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At first level, the chance for death is fairly high especially for the squishier members of the party. A fighter comes with high hit-dice, a self-healing ability, and starts with chain mail and a shield, so has (at least potentially) one of the higher ACs and most (effective) hp of any 1st level character.

What actions, character options, tactics, or choices can a fighter make to help defend their squishier allies and save them from dying at level 1?

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    \$\begingroup\$ The fighter starts with Chainmail, not Scale mail, at least in the default equipment, which is even higher AC at 16 (or leather, but that is probably not the kind of fighter you have in mind here), I edited that -- you can revert if the scale mail was for some reason intentional. \$\endgroup\$ Oct 6, 2022 at 5:49

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This depends on the kind of fighter you are

Not all fighters fit the mold of serving as a strong front-line tank1. What you look for are abilities that allow you to effectively stop enemies from moving around to reach your allies, that increase your AC and hits to be able and absorb more attacks when you are attacked instead of them, and to heal or stabilize your allies.

To be good at this, you probably want to make this a priorty when buidling your character:

  • Sentinel One of the strongest things you can do for this is to take variant human and pick the Sentinel feat: When you hit a creature with an opportunity attack, the creature’s speed becomes 0 for the rest of the turn, among other things. That will stop dead opponents that try to slink by you to get at the casters and shooters at the back.2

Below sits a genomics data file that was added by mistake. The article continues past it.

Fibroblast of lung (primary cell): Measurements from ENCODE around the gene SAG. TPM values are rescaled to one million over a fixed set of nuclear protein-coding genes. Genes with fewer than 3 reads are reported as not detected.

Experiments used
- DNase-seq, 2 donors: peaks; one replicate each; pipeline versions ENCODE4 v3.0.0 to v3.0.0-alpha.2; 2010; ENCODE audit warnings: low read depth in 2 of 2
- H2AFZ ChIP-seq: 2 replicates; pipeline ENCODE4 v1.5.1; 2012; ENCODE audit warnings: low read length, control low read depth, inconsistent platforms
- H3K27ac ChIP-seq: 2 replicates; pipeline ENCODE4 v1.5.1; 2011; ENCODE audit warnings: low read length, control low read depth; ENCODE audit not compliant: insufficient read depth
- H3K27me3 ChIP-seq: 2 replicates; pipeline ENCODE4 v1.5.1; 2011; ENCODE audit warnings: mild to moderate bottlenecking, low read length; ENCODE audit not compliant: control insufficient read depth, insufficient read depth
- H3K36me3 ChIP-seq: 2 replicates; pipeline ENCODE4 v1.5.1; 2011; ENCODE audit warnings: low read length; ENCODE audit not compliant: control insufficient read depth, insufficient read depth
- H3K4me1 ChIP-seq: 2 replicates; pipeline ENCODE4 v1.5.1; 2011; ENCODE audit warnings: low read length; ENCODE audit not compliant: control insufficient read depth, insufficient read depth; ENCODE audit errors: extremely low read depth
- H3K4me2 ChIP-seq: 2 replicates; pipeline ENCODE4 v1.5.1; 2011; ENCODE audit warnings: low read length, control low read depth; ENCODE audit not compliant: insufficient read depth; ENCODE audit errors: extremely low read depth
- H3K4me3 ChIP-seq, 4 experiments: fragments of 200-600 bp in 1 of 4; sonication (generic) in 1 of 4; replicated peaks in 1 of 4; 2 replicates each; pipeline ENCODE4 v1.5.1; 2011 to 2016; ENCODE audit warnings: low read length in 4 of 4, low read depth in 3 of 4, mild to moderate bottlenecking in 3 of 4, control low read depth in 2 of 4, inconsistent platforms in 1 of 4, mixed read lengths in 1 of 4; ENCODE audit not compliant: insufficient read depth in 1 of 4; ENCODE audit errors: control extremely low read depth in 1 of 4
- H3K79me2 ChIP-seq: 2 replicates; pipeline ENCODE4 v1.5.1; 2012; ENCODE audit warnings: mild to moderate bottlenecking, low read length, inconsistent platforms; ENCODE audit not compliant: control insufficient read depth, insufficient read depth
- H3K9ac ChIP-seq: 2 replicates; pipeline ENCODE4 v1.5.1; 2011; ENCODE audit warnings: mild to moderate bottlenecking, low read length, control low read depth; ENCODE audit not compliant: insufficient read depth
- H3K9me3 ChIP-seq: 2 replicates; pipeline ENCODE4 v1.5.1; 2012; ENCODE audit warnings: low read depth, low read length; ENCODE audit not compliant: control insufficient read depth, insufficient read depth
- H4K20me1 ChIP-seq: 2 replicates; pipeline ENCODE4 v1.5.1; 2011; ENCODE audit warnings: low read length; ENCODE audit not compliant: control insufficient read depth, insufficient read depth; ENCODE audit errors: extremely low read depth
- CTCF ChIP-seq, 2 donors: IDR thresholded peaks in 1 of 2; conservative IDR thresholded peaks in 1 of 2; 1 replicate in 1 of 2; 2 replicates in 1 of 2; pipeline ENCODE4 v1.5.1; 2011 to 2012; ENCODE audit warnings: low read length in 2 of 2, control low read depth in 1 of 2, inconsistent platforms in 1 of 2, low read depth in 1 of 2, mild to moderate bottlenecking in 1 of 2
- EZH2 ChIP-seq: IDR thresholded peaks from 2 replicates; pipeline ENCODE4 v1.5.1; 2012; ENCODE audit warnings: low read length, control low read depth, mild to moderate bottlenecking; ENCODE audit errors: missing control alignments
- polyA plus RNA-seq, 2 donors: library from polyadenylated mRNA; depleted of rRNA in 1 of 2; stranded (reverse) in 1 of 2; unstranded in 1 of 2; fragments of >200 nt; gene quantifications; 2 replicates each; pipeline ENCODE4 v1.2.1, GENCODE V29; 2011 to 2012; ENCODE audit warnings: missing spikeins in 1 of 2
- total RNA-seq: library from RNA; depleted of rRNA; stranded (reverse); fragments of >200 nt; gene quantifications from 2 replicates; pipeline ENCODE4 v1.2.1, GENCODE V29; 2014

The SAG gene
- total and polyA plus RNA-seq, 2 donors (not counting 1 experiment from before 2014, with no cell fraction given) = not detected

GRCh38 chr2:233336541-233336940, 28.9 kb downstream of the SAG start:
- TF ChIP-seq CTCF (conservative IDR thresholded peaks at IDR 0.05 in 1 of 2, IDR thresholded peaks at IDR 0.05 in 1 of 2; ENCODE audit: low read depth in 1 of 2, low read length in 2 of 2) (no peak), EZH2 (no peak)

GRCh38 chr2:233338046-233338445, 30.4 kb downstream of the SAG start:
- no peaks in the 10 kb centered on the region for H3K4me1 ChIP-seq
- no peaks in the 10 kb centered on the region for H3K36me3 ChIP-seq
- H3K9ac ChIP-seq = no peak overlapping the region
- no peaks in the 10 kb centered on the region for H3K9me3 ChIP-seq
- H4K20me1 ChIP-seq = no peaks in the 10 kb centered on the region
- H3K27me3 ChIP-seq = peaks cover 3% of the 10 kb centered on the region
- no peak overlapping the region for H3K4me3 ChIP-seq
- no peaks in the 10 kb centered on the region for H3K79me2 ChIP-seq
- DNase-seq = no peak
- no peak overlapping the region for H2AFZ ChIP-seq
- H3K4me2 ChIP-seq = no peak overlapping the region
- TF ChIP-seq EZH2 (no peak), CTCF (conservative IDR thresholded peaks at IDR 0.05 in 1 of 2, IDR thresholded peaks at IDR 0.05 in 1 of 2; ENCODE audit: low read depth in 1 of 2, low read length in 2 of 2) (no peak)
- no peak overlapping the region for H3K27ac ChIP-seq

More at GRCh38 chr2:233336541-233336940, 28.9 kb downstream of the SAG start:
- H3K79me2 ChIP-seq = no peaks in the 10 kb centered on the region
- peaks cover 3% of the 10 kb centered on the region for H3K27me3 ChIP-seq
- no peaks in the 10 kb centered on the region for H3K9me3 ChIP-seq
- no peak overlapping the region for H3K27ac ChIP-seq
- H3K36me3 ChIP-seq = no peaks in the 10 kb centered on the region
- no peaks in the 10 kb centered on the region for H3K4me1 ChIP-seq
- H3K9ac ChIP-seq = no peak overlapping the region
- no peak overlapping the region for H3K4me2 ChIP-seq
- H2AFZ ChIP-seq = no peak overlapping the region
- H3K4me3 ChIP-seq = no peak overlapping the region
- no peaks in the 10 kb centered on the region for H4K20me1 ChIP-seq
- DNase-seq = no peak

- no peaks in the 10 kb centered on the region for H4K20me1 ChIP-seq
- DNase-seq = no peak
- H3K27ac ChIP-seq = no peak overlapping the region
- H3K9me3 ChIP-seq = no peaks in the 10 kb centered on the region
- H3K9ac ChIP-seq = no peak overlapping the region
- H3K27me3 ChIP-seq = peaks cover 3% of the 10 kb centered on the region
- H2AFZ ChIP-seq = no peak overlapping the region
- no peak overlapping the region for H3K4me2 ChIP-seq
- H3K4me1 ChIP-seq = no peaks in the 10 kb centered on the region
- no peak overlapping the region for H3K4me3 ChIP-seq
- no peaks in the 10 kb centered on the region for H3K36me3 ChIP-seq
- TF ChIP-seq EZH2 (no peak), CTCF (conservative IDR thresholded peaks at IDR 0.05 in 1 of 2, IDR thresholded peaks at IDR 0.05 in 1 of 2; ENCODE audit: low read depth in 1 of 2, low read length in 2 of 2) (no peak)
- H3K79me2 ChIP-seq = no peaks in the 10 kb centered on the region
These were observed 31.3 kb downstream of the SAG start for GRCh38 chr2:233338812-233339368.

• High AC, if your plan is to be in the way and absorb attacks, a high AC helps to conserve hit points. Chainmail and shield for a total of 18 are a great starting point. You can take the Defense fighting style to increase yours by 1. Being a Warforged would also add 1, if these are available in your campaign.

  • Protection Alternatively, you can take the Protection fighting style, which will allow you to impose disadvantage on an attack on your allies next to you with your Reaction, as long as you wield a shield (which you do anyways to maximize AC). The Interception fighting style from Tasha's Cauldron of Everything is yet another alternative, which lets you reduce damage by 1d10+proficiency bonus in this situation, and on level one is going to prevent more damage than Protection, if your DM allows these optional rules.

  • High Con If you wear heavy armor, your Dex won't matter. You can optimize for constitution to maximize your hit points. Dealing damage is still important, because you need to be a credible threat and dead foes do not attack, but is certainly should be your second highest stat, if not the highest. This will give you +2 or +3 hits.